Blasts rocked Syria's capital and second city on Saturday, killing several people, a watchdog said, accusing the government of carrying out the attacks to prevent funerals for anti-regime protesters.
The violence came just two days before a scheduled parliamentary election in Syria, where the regime of President Bashar al-Assad has been trying to crush an uprising since March last year.
One explosion went off in a car wash just as a bus was passing by in a suburb of Aleppo, the country's commercial hub and second-largest city in the north, said Rami Abdel Rahman of the Syrian Observatory for Human Rights.
At least five people were killed in the blast, he told AFP in Beirut.
Two blasts also hit Damascus, Abdel Rahman said on the telephone from Britain. "One explosion occurred inside the city, and the other hit the periphery" where three soldiers were wounded, he added.
Television footage showed a mangled car destroyed by one of the explosions that tore through a street of the capital.
Abdel Rahman accused the regime of carrying out the attacks to stop funerals a day after the security forces killed 30 anti-regime protesters, including nine in the Damascus districts of Kfar Sousa and Tadamon.
"This is the highest death toll we have seen inside Damascus" since a United Nations-backed ceasefire came into effect on April 12, added Abdel Rahman, whose group says more than 600 people have been killed nationwide during the tenuous truce.
Also in Damascus, troops opened fire in the central neighbourhood of Barzeh, as they carried out multiple raids and made arbitrary arrests, the watchdog said.
But despite the bombings and other violence, thousands of mourners took to the streets of Kfar Sousa, as shown by a live amateur broadcast posted online by activists.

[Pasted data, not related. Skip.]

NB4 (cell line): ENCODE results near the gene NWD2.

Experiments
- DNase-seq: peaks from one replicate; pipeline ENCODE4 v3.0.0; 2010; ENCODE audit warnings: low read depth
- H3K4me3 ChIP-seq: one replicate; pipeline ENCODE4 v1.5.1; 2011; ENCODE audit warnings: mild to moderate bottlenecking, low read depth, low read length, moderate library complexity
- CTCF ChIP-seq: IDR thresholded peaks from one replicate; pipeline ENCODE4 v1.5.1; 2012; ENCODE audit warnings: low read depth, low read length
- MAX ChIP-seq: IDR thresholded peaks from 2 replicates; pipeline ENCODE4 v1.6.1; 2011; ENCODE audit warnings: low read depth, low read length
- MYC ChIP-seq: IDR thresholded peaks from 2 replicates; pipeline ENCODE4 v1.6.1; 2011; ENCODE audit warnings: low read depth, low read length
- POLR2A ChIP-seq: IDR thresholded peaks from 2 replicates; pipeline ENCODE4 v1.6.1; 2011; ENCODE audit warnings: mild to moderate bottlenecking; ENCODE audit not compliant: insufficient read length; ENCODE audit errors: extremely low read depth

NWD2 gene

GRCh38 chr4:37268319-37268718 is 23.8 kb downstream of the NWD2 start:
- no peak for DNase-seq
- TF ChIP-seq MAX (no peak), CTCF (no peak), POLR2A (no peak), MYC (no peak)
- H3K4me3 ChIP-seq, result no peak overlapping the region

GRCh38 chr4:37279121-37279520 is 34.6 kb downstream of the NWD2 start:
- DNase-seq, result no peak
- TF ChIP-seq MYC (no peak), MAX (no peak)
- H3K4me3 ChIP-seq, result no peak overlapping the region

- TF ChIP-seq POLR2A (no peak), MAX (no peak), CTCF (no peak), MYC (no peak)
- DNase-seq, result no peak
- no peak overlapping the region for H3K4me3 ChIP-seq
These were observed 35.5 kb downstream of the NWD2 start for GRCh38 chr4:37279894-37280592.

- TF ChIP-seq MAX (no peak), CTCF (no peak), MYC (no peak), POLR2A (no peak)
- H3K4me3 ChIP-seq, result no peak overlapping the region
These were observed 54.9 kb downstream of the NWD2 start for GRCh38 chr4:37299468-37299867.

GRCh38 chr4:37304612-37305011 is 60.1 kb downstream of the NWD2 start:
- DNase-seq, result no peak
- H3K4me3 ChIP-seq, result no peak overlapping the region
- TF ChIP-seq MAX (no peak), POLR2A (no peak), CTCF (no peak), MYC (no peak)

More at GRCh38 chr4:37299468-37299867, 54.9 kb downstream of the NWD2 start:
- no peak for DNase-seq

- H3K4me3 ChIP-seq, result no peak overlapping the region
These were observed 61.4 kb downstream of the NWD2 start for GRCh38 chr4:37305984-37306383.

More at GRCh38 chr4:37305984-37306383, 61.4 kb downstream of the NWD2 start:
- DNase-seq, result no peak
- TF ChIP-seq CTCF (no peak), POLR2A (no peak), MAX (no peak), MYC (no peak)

Opposition bloc the Syrian National Council had called on the UN observers to visit Kfar Sousa and Tadamon, "where the funerals of the martyrs killed Friday will be held."
"The funerals will show the regime that Damascus is not a neutral city as they pretend," it said in a statement.
Also on Saturday, the Observatory reported unidentified gunmen assassinated an official of the ruling Baath Party on the outskirts of northern Idlib.
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Part of a six-point blueprint for peace, the ceasefire deal was brokered by UN-Arab League envoy Kofi Annan, whose office said Friday that his plan was "on track."
Under the plan, the Assad government agreed to withdraw its troops and heavy weapons from urban areas and allow peaceful demonstrations.
"The Annan plan is on track and a crisis that has been going on for over a year is not going to be resolved in a day or a week," Annan's spokesperson in Geneva, Ahmad Fawzi, told journalists on Friday.
"There are signs on the ground of movement, albeit slow and small.
"Some heavy weapons have been withdrawn, some heavy weapons remain. Some violence has receded, some violence continues. And that is not satisfactory, I'm not saying it is," he said.
On Friday, protesters had emerged from mosques after weekly prayers across the country, calling for Assad's ouster, said the Observatory.
Among the casualties were a couple and their child shot dead in Aleppo, scene of a bloody regime raid the day before in which four university students died.
Another 200 students were arrested in what the Observatory said could prove a turning point of the uprising in the northern city, largely spared by the violence so far.
Troops also shot at demonstrators in various other cities and towns, activists said.
Opposition activists had called for the protests under the rallying cry: "Our commitment (to the revolution) is our salvation."
Anti-regime demonstrations have been staged after prayers each Friday since the revolt against Assad's iron-fisted rule erupted.
An activist video posted on YouTube showed demonstrators in Irbin, a town in Damascus province, carrying a banner that read: "Dear observers, thank you for your visit and goodbye."
"One year of killings and you still need observers to know the truth? Enough lies," read another banner carried by protesters in a neighbourhood of the capital.
Overall, the Observatory estimates that more than 11,000 people have been killed since the outbreak in March last year of the revolt against Assad's regime.